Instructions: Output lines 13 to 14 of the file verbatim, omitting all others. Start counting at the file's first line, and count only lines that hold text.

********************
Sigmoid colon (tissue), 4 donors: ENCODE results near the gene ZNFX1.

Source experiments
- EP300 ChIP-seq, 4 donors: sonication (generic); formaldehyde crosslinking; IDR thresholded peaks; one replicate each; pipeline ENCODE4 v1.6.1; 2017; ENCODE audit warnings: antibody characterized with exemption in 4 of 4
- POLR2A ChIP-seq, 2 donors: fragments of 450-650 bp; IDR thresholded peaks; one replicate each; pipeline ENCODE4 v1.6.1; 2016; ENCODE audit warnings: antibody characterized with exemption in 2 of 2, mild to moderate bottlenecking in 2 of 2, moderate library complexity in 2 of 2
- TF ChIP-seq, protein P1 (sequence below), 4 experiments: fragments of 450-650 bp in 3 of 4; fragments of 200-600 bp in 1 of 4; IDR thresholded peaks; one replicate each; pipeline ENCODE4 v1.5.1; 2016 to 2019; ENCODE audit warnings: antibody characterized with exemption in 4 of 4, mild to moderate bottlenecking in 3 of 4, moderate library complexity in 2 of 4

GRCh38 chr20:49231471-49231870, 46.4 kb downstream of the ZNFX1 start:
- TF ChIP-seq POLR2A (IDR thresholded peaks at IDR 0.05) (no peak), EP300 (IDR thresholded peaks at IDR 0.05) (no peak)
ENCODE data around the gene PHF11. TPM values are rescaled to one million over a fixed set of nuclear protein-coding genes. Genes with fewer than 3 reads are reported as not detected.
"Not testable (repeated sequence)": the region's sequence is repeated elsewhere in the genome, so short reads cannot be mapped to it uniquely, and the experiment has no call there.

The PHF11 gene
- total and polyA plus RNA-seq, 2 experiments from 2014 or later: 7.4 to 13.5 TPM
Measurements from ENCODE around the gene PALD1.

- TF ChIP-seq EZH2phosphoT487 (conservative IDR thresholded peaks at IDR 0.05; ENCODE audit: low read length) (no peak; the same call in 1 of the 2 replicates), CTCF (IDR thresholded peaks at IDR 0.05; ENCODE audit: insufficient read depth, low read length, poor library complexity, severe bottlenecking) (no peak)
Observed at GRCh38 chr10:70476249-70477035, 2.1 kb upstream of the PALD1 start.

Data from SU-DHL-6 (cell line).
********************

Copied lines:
- TF ChIP-seq EZH2phosphoT487 (conservative IDR thresholded peaks at IDR 0.05; ENCODE audit: low read length) (no peak; the same call in 1 of the 2 replicates), CTCF (IDR thresholded peaks at IDR 0.05; ENCODE audit: insufficient read depth, low read length, poor library complexity, severe bottlenecking) (no peak)
Observed at GRCh38 chr10:70476249-70477035, 2.1 kb upstream of the PALD1 start.